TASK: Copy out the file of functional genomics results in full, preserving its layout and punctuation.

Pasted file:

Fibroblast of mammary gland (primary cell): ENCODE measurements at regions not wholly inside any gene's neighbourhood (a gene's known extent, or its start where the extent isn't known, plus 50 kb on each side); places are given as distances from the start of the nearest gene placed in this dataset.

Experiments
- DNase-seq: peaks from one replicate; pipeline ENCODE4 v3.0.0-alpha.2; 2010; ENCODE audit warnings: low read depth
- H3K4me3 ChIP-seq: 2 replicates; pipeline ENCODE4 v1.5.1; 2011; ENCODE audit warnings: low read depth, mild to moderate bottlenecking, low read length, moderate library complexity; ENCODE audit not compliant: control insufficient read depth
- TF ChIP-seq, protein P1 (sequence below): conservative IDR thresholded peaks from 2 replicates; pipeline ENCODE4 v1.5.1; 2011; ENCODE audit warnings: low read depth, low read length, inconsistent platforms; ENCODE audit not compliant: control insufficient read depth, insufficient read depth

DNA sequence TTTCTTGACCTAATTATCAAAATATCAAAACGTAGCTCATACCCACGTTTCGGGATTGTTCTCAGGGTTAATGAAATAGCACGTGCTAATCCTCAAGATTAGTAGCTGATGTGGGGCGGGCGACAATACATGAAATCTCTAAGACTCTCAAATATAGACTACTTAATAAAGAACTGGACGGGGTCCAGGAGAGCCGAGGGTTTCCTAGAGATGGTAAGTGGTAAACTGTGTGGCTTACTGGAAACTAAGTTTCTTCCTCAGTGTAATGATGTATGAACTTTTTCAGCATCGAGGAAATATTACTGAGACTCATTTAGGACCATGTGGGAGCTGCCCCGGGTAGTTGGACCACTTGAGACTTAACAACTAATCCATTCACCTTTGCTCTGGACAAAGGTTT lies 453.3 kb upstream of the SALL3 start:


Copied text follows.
Fibroblast of mammary gland (primary cell): ENCODE measurements at regions not wholly inside any gene's neighbourhood (a gene's known extent, or its start where the extent isn't known, plus 50 kb on each side); places are given as distances from the start of the nearest gene placed in this dataset.

Experiments
- DNase-seq: peaks from one replicate; pipeline ENCODE4 v3.0.0-alpha.2; 2010; ENCODE audit warnings: low read depth
- H3K4me3 ChIP-seq: 2 replicates; pipeline ENCODE4 v1.5.1; 2011; ENCODE audit warnings: low read depth, mild to moderate bottlenecking, low read length, moderate library complexity; ENCODE audit not compliant: control insufficient read depth
- TF ChIP-seq, protein P1 (sequence below): conservative IDR thresholded peaks from 2 replicates; pipeline ENCODE4 v1.5.1; 2011; ENCODE audit warnings: low read depth, low read length, inconsistent platforms; ENCODE audit not compliant: control insufficient read depth, insufficient read depth

DNA sequence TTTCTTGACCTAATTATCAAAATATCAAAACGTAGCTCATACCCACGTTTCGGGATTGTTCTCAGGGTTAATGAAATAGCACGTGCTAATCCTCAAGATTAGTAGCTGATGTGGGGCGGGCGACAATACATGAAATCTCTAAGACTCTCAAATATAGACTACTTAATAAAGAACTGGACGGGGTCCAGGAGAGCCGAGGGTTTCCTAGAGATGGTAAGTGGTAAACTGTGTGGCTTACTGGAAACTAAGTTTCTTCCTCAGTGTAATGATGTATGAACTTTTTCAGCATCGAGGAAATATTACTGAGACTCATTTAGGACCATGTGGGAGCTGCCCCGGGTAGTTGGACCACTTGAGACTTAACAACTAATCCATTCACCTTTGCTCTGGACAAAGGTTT lies 453.3 kb upstream of the SALL3 start: